The problem: When revenue growth masks shopper declines
A large national retailer, referred to here as Retailer A, seemed to be performing well in non-perishables departments. Projected sales had grown to $125 million over the previous year. However, this growth obscured important shopper behavior. Using NielsenIQ Omnishopper panel, Retailer A discovered they had lost approximately 7 million shoppers.
To diagnose the cause of the decline and ultimately develop a targeted marketing strategy to win back shoppers, NielsenIQ consulted with Retailer A to answer three key questions:
- Who was the customer they were losing?
- Which competitors were the lost shoppers shifting to?
- Why were they leaving?
Shining a light on lost shoppers
NielsenIQ Omnishopper data provided a clear demographic profile of shoppers leaving Retailer A. Lost shoppers were more likely to be young. The age ranges 18-24, 25-29, and 35-44 had the highest rates of lost shoppers compared to retained shoppers.
Omnishopper data also revealed that lost shoppers were also likely to be:
- Higher-income (earning over $75k annually)
- Living alone
- A professional or student
These findings informed important marketing strategy decisions for Retailer A, such as choosing digital advertising channels, since younger shoppers are more likely to be reached online.
New, lost, retained: The value of lost shoppers
Now that Retailer A had a clear profile of its lost shoppers, it could identify the revenue created by each group of shoppers and strategize accordingly.
With detailed, accurate measurement, Retailer A could determine whether it was most profitable to drive larger basket sizes for retained shoppers, win back lost shoppers, or attract new shoppers.
On average, new shoppers spent 1.3% more ($17.19) at Retailer A than lost shoppers ($16.97). The higher spend from new shoppers, coupled with a 10% larger basket size from retained customers, offset revenue declines from lost shoppers, and drove a $125 million increase in sales.
Although Retailer A lost 6.9 million non-perishable shoppers, the new customers it gained are likely to spend more, so it will take fewer of these shoppers to recover the revenue that lost shoppers took to competitors.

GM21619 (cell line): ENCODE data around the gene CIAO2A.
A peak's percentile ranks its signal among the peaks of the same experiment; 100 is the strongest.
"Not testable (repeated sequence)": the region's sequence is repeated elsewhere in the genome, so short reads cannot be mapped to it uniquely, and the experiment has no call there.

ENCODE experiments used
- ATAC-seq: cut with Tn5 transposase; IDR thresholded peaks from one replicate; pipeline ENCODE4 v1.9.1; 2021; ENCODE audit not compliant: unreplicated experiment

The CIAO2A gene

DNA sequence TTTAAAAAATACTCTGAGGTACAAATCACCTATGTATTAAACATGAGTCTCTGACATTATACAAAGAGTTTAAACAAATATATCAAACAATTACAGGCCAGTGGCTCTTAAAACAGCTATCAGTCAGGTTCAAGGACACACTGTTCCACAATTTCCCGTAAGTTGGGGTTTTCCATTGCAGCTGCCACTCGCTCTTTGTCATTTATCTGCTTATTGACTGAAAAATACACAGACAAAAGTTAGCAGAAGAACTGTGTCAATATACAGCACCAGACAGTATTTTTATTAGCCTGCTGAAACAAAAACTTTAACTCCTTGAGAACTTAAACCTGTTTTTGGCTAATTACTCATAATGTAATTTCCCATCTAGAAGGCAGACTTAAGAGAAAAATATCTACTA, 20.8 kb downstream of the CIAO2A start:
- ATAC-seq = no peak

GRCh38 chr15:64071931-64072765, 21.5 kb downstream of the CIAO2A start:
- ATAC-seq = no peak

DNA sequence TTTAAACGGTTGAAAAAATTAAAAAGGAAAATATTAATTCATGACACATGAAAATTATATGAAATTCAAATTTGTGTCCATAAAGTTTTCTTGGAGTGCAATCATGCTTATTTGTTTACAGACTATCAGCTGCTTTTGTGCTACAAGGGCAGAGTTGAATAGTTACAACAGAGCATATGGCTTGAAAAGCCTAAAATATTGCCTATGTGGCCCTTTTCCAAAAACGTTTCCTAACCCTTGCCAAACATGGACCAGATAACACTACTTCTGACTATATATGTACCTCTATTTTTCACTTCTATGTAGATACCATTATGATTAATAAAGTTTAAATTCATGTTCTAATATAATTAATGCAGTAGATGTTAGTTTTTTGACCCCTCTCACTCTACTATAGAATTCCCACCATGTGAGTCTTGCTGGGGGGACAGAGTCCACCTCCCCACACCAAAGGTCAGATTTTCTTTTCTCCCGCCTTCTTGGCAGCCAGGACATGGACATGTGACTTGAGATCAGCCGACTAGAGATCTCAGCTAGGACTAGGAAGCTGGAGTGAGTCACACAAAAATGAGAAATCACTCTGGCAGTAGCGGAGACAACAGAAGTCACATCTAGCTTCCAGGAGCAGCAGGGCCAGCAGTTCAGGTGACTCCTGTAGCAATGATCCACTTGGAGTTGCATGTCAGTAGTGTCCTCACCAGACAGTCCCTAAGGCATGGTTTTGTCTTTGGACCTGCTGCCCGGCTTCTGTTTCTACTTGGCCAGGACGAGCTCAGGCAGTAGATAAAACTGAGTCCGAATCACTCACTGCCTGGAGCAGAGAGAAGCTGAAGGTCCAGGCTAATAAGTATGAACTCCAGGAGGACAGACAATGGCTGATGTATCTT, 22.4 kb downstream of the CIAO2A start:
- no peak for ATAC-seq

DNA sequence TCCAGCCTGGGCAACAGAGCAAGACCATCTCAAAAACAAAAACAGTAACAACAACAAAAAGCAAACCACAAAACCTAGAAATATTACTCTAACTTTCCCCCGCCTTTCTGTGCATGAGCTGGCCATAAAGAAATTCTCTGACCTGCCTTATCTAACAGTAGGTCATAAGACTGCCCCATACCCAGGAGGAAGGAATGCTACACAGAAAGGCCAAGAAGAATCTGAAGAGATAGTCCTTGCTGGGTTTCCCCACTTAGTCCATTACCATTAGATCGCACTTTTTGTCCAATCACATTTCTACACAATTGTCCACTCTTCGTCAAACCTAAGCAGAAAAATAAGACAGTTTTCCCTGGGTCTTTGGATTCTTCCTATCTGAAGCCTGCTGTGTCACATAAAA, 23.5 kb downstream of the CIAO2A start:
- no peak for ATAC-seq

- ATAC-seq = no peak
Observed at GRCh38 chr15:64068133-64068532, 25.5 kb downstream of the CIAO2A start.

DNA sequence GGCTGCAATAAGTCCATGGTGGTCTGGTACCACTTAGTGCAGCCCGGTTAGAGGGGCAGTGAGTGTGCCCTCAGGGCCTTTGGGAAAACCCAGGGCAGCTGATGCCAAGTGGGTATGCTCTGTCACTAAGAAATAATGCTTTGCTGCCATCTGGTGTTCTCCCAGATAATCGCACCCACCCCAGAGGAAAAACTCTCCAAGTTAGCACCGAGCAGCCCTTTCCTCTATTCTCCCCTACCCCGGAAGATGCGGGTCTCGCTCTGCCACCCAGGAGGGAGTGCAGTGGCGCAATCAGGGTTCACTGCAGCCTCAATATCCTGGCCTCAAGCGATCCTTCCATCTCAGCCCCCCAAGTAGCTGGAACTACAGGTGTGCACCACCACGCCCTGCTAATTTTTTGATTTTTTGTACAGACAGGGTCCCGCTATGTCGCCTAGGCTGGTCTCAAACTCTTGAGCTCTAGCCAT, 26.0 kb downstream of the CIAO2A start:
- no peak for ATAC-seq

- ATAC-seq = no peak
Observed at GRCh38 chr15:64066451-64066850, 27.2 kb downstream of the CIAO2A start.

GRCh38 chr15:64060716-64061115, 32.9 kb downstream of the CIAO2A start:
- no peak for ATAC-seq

Why lost shoppers left for competitors
Competitors were taking a significant share of Retailer A’s shoppers: an online retailer (Pure Play Online), another mass retailer (Mass Retailer B.com), and a club retailer (Club B.com).
Equipped with a clear understanding of who lost shoppers were and where they were going, Retailer A used Omnishopper insights to discover the potential underlying reasons lost shoppers had shifted to competitors.
The primary reason shoppers chose to purchase from Pure Play Online was convenience. Rather than making a trip for a handful of non-perishable items, shoppers preferred to have them delivered, bolstered by options for free shipping. Another convenience factor was the ability to shop anywhere: at work, at home, and at any time of day.
In fact, “shop anytime” was the only motivator that grew for
Knowing that competitors are better at meeting shoppers’ need for convenience can position Retailer A to improve its customer experience and become a first choice for this segment of lost shoppers.
What retailers can learn from omnichannel analysis
Using tools designed to accurately measure omnishopper behavior, Retailer A uncovered the answer to key questions surrounding the motivations and behavior of lost shoppers. With these insights in hand, Retailer A had guidelines it could use to optimize marketing messaging and strategy to win back a profitable group of customers.
The omnichannel analysis revealed three key findings:
- Who are lost shoppers in the non-perishables market? Lost shoppers are more likely to be younger Hispanic males with high incomes who are living alone or in smaller households.
- What competitors are they shifting to? Lost shoppers are spending their online dollars at three primary competitors: Pure Play Online, Mass Retailer B.com, and Club B.com, with the largest growth in dollar spend occurring online.
- Why are they leaving? The key reason shoppers are shifting to competitors is convenience: the ability to shop anytime has grown significantly as a motivator for non-perishable purchases.
Winning customer loyalty and bigger baskets requires effective tracking of omnichannel performance, following shoppers’ habits in-store, online, and at competitors’ registers. Retailers that have a deep understanding of their shoppers’ core motivations and needs will stay ahead in today’s rapidly shifting markets.